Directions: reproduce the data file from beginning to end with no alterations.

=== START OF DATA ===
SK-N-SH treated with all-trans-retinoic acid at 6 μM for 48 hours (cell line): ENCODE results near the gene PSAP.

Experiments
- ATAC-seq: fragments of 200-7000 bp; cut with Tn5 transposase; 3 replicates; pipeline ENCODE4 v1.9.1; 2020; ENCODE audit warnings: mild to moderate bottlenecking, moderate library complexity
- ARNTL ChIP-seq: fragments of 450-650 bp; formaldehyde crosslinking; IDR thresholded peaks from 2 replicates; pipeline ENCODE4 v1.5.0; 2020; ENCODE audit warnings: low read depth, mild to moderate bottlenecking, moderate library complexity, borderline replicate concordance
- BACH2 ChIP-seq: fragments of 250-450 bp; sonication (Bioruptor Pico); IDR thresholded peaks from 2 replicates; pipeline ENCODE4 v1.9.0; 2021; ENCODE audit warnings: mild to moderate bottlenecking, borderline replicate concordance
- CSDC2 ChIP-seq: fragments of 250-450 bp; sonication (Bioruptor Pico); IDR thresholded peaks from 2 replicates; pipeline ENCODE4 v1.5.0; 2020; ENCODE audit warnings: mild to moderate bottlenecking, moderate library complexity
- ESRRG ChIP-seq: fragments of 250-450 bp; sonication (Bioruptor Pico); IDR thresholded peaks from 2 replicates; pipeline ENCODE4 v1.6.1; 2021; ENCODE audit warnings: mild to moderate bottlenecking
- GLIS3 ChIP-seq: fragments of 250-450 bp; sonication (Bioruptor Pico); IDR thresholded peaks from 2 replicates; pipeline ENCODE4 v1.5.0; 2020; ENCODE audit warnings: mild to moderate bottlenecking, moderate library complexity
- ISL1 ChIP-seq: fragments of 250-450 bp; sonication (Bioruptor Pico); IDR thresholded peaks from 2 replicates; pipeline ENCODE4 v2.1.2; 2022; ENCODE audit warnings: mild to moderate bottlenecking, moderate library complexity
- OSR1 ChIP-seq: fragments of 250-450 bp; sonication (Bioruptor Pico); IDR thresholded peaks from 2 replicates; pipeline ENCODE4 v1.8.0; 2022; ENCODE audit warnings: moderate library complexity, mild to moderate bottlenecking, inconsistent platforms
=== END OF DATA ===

SK-N-SH treated with all-trans-retinoic acid at 6 μM for 48 hours (cell line): ENCODE results near the gene PSAP.

Experiments
- ATAC-seq: fragments of 200-7000 bp; cut with Tn5 transposase; 3 replicates; pipeline ENCODE4 v1.9.1; 2020; ENCODE audit warnings: mild to moderate bottlenecking, moderate library complexity
- ARNTL ChIP-seq: fragments of 450-650 bp; formaldehyde crosslinking; IDR thresholded peaks from 2 replicates; pipeline ENCODE4 v1.5.0; 2020; ENCODE audit warnings: low read depth, mild to moderate bottlenecking, moderate library complexity, borderline replicate concordance
- BACH2 ChIP-seq: fragments of 250-450 bp; sonication (Bioruptor Pico); IDR thresholded peaks from 2 replicates; pipeline ENCODE4 v1.9.0; 2021; ENCODE audit warnings: mild to moderate bottlenecking, borderline replicate concordance
- CSDC2 ChIP-seq: fragments of 250-450 bp; sonication (Bioruptor Pico); IDR thresholded peaks from 2 replicates; pipeline ENCODE4 v1.5.0; 2020; ENCODE audit warnings: mild to moderate bottlenecking, moderate library complexity
- ESRRG ChIP-seq: fragments of 250-450 bp; sonication (Bioruptor Pico); IDR thresholded peaks from 2 replicates; pipeline ENCODE4 v1.6.1; 2021; ENCODE audit warnings: mild to moderate bottlenecking
- GLIS3 ChIP-seq: fragments of 250-450 bp; sonication (Bioruptor Pico); IDR thresholded peaks from 2 replicates; pipeline ENCODE4 v1.5.0; 2020; ENCODE audit warnings: mild to moderate bottlenecking, moderate library complexity
- ISL1 ChIP-seq: fragments of 250-450 bp; sonication (Bioruptor Pico); IDR thresholded peaks from 2 replicates; pipeline ENCODE4 v2.1.2; 2022; ENCODE audit warnings: mild to moderate bottlenecking, moderate library complexity
- OSR1 ChIP-seq: fragments of 250-450 bp; sonication (Bioruptor Pico); IDR thresholded peaks from 2 replicates; pipeline ENCODE4 v1.8.0; 2022; ENCODE audit warnings: moderate library complexity, mild to moderate bottlenecking, inconsistent platforms